Emerson College's student newspaper

The Berkeley Beacon

Emerson College's student newspaper

The Berkeley Beacon

Emerson College's student newspaper

The Berkeley Beacon

Common running in Boston

Granted, downtown Boston is not the most natural setting with the freshest air supply, but exercising outside can provide an interesting alternative to the gym.,Now that spring is in the air, why not get outside and take it all in? If you are looking to jumpstart your exercise routine to shape up for summer, there are two options: either suck wind at the gym or breathe in the great outdoors.

Granted, downtown Boston is not the most natural setting with the freshest air supply, but exercising outside can provide an interesting alternative to the gym. After a long winter of reading muted TV captions and absorbing the sweatiness of the fitness center, a little space and sunlight could do the body good.

Emerson College Fitness Center (ECFC) exercise physiologist Stacey Schaedler encourages people to take a break from the gym and step outside.

“It’s just nice to have a change,” she said of the scenery switch.

Whether working out by the water, on city streets or around Boston Common, checking out the sights rather than staring at the TV can spice up any routine.

Besides, the sun only shines outside. Great weather is not just nice, it is also healthy.

According to Schaedler, sunlight provides the necessary skin-enriching vitamin D, and AOL Diet Fitness says the body soaks up the most oxygen outdoors. This triggers natural endorphins for a mental and physical boost.

While there are countless reasons to get outside, unfavorable weather ultimately keeps us in.

Advising people to keep an eye on the sky, Schaedler said she recommends wearing layers rather than under-dressing when exercising outdoors.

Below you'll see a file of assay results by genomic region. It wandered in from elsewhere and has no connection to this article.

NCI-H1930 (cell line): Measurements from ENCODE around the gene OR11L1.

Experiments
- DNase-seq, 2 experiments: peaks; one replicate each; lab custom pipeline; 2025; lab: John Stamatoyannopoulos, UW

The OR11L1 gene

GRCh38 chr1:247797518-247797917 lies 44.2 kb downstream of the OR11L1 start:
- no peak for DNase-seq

Even better, although also more expensive, is dry-fit or wick-away clothing that absorbs sweat to prevent chills, she said.

And if you are a fair-weather exerciser, then you should know that outdoor fun does not depend on the sun.

Allergy levels are lower on rainy days and muscles will work harder on windy days.

If the forecast predicts a scorcher, plan to avoid exercising in the mid-day heat, and, as always, slap on some sunscreen and drink lots of fluids to avoid overheating.

But what if you enjoy working out in front of the TV and actually like the treadmill? After all, the gym’s environment is both constant and convenient.

According to the article “Take it outside” from the University of Manitoba’s Web site, cardio machines may keep you warm and safe, but outdoor exercise is more challenging.

For instance, running on roads or trails generally burns more calories than on treadmill surfaces.

Thanks to wind and hills, Schaedler said outdoor running involves more impact while using treadmills at a flat incline does not simulate real terrain.

When opting for the treadmill, Schaedler advised people to get creative with their workout.

“Try to do intervals and change the incline,” she said. “Don’t do the same stagnant routine.”

In moving to the world outside the gym, Schaedler said to progressively work up to running several days a week.

“If you ran five days a week [in the fitness center], I would start off with two to three [days running outside] and see how it feels,” she said. Otherwise, injuries like shin splints and stress fractures could result.

As far as the best surfaces to run on, Schaedler said grass is low impact but also not as even as pavement. While running on grass is more challenging, she said cobblestone is probably the worst surface to run on.

Any rough and unpredictable terrain should be handled cautiously to avoid ankle injuries, she said. Although the city may seem limiting, the Boston area can be viewed as a recreational playground. With Boston Common and bike paths along the Charles River in Emerson’s backyard, one can run, bike, skip, jump and do whatever else outside.

Even with great weather, some are still skeptical about running anywhere else but on the trusty treadmill.

“People want to know how far they ran so they stick to the treadmill,” Schaedler said.

She recommended FavoriteRun.com to help outdoor exercisers map out the distance of their routes.

With the ifs, ands or buts about outdoor exercise covered, now is the time to take a breather from the gym and get outside.

And why not? Save the cardio machines for a not-so-hot day and take advantage of the sunny spring weather.

The treadmill will understand.

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